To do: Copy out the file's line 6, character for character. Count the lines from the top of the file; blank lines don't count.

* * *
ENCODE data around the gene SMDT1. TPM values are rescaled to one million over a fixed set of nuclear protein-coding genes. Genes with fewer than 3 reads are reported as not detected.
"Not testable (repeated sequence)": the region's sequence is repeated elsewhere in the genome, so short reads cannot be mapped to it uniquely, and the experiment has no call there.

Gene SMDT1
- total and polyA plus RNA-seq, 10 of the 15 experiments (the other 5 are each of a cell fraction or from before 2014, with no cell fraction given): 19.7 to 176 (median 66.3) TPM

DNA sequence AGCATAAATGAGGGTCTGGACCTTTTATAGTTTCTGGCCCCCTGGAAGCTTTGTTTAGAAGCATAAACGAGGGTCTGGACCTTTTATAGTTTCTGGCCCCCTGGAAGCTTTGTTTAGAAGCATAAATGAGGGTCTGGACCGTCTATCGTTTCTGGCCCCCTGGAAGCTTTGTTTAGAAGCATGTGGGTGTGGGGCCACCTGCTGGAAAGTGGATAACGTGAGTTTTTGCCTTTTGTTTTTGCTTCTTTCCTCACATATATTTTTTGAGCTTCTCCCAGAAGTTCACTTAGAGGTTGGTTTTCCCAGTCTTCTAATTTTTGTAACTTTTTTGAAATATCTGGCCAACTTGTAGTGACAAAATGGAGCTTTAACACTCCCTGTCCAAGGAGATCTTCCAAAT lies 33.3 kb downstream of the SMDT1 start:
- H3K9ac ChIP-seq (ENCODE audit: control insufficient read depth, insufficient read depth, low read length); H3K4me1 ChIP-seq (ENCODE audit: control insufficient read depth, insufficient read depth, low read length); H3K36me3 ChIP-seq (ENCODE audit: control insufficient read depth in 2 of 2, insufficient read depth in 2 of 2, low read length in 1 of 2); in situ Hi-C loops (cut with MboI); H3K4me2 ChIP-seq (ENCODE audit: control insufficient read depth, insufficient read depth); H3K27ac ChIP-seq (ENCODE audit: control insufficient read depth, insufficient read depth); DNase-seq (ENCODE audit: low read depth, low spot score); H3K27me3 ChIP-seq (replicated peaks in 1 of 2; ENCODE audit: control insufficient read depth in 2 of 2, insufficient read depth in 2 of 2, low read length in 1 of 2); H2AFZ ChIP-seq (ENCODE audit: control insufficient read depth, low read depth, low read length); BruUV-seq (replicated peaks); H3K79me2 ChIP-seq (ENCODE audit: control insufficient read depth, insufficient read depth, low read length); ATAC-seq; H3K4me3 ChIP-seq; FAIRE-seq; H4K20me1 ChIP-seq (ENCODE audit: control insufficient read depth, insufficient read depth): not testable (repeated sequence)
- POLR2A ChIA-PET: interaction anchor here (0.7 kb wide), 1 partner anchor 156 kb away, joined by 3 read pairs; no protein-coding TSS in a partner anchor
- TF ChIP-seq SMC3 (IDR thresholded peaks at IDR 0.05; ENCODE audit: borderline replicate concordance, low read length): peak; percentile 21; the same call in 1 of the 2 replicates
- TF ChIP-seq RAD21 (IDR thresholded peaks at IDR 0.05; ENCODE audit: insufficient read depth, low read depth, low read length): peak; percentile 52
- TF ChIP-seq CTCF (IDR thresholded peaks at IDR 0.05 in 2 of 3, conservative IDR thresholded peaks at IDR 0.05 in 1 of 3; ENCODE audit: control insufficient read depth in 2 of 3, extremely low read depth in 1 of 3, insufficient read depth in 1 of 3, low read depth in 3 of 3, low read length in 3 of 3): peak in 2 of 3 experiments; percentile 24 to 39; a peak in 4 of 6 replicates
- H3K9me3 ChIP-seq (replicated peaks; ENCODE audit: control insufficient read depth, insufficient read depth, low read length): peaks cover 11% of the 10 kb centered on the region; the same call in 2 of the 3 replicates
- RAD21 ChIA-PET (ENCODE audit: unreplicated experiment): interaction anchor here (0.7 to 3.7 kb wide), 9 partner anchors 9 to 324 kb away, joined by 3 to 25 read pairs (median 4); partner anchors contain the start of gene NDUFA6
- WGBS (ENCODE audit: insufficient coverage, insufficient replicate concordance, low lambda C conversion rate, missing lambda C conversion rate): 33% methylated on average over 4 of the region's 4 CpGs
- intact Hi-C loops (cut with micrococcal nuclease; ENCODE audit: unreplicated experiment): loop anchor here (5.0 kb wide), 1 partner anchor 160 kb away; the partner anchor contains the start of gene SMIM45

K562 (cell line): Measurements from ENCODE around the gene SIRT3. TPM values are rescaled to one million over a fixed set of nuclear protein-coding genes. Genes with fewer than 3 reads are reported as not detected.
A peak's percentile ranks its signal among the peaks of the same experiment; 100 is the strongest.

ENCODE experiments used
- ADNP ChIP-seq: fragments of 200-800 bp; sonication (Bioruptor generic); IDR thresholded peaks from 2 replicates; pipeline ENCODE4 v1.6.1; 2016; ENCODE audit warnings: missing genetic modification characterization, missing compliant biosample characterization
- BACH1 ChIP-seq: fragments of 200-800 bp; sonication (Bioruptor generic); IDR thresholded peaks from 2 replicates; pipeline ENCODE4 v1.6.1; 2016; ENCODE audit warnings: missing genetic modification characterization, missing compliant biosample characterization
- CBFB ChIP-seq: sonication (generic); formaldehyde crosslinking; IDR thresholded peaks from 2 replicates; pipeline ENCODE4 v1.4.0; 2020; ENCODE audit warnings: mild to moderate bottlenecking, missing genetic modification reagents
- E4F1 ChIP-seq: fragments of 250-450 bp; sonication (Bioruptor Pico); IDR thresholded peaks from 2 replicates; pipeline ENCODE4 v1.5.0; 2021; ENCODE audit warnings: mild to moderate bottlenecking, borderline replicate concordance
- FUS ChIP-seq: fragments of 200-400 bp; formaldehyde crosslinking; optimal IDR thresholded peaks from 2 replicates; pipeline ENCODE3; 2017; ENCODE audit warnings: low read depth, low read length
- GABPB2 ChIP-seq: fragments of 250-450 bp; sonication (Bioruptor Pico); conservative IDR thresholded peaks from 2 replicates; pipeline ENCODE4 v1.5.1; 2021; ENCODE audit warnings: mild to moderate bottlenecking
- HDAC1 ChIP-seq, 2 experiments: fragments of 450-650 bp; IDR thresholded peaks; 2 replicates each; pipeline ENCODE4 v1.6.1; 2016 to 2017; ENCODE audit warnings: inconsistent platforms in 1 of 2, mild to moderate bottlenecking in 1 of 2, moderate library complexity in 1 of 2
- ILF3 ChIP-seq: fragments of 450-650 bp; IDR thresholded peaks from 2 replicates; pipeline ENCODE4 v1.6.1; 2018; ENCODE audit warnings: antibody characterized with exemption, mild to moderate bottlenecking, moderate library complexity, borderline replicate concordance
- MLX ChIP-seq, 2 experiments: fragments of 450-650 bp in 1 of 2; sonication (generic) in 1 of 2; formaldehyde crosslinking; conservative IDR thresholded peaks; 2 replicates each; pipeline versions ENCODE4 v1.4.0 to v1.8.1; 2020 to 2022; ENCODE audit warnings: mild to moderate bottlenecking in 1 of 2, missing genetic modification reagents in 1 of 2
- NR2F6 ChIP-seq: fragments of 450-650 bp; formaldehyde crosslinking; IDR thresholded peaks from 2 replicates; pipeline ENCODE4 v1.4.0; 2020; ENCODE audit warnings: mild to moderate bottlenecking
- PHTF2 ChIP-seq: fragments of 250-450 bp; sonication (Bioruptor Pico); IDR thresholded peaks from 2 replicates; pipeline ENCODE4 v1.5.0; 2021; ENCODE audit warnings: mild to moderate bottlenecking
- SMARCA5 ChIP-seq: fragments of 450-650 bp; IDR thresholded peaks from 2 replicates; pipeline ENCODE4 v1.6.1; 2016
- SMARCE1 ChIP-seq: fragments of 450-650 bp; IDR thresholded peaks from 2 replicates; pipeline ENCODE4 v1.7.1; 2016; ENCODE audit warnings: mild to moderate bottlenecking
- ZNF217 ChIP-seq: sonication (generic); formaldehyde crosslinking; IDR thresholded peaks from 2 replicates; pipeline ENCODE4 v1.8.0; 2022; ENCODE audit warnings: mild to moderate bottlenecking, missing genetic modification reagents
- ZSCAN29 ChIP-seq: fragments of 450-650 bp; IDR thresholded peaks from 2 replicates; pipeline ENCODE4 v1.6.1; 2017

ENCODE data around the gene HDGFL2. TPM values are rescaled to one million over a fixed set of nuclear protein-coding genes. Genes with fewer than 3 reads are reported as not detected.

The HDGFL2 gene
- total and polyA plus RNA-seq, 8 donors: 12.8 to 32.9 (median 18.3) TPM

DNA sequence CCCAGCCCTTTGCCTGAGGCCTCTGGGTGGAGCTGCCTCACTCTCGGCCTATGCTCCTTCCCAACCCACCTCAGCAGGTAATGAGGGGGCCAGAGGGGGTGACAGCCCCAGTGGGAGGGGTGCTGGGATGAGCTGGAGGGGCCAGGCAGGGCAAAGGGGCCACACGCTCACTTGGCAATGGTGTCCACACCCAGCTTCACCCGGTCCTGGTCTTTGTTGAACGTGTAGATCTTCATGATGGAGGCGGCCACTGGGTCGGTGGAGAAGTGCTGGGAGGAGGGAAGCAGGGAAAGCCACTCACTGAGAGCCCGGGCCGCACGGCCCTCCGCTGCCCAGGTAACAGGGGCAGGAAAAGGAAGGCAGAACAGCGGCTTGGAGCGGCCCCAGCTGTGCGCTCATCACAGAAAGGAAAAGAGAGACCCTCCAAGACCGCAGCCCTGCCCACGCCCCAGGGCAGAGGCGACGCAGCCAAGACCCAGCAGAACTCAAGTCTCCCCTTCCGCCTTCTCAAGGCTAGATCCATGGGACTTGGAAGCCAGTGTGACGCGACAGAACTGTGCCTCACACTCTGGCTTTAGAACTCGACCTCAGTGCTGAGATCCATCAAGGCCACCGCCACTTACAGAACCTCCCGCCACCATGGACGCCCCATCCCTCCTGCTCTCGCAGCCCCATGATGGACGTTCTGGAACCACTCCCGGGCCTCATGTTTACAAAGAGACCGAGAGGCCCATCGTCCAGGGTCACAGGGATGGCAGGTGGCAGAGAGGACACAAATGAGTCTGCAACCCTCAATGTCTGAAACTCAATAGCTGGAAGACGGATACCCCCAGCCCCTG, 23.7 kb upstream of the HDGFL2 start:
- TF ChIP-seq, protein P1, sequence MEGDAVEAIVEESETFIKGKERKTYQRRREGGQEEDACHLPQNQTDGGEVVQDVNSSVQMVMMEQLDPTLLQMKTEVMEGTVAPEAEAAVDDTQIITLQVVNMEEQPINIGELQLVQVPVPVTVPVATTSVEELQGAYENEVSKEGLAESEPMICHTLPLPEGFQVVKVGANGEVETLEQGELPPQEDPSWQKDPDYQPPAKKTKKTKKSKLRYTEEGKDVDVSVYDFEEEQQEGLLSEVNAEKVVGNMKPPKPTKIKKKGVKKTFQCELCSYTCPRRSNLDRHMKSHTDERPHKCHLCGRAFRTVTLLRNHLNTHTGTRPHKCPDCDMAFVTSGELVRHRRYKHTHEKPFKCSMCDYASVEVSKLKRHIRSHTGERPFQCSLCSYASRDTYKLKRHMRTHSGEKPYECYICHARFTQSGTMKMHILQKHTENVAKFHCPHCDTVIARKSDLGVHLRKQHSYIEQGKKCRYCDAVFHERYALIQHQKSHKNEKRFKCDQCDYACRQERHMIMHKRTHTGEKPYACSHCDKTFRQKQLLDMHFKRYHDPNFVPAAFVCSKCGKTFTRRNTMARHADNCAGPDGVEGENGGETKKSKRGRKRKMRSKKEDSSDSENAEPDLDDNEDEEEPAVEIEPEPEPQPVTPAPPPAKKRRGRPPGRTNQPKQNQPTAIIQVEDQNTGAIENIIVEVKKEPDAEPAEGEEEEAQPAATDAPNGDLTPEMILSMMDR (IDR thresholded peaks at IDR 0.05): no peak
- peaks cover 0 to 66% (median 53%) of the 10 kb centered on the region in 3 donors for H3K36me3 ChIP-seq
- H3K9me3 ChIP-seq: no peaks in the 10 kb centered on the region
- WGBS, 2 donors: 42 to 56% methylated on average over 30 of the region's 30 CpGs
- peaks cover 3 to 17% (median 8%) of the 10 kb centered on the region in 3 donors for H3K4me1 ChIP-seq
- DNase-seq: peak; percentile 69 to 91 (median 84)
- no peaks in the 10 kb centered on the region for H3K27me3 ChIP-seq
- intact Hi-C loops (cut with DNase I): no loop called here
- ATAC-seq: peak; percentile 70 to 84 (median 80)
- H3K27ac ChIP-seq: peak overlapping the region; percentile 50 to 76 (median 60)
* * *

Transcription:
- H3K9ac ChIP-seq (ENCODE audit: control insufficient read depth, insufficient read depth, low read length); H3K4me1 ChIP-seq (ENCODE audit: control insufficient read depth, insufficient read depth, low read length); H3K36me3 ChIP-seq (ENCODE audit: control insufficient read depth in 2 of 2, insufficient read depth in 2 of 2, low read length in 1 of 2); in situ Hi-C loops (cut with MboI); H3K4me2 ChIP-seq (ENCODE audit: control insufficient read depth, insufficient read depth); H3K27ac ChIP-seq (ENCODE audit: control insufficient read depth, insufficient read depth); DNase-seq (ENCODE audit: low read depth, low spot score); H3K27me3 ChIP-seq (replicated peaks in 1 of 2; ENCODE audit: control insufficient read depth in 2 of 2, insufficient read depth in 2 of 2, low read length in 1 of 2); H2AFZ ChIP-seq (ENCODE audit: control insufficient read depth, low read depth, low read length); BruUV-seq (replicated peaks); H3K79me2 ChIP-seq (ENCODE audit: control insufficient read depth, insufficient read depth, low read length); ATAC-seq; H3K4me3 ChIP-seq; FAIRE-seq; H4K20me1 ChIP-seq (ENCODE audit: control insufficient read depth, insufficient read depth): not testable (repeated sequence)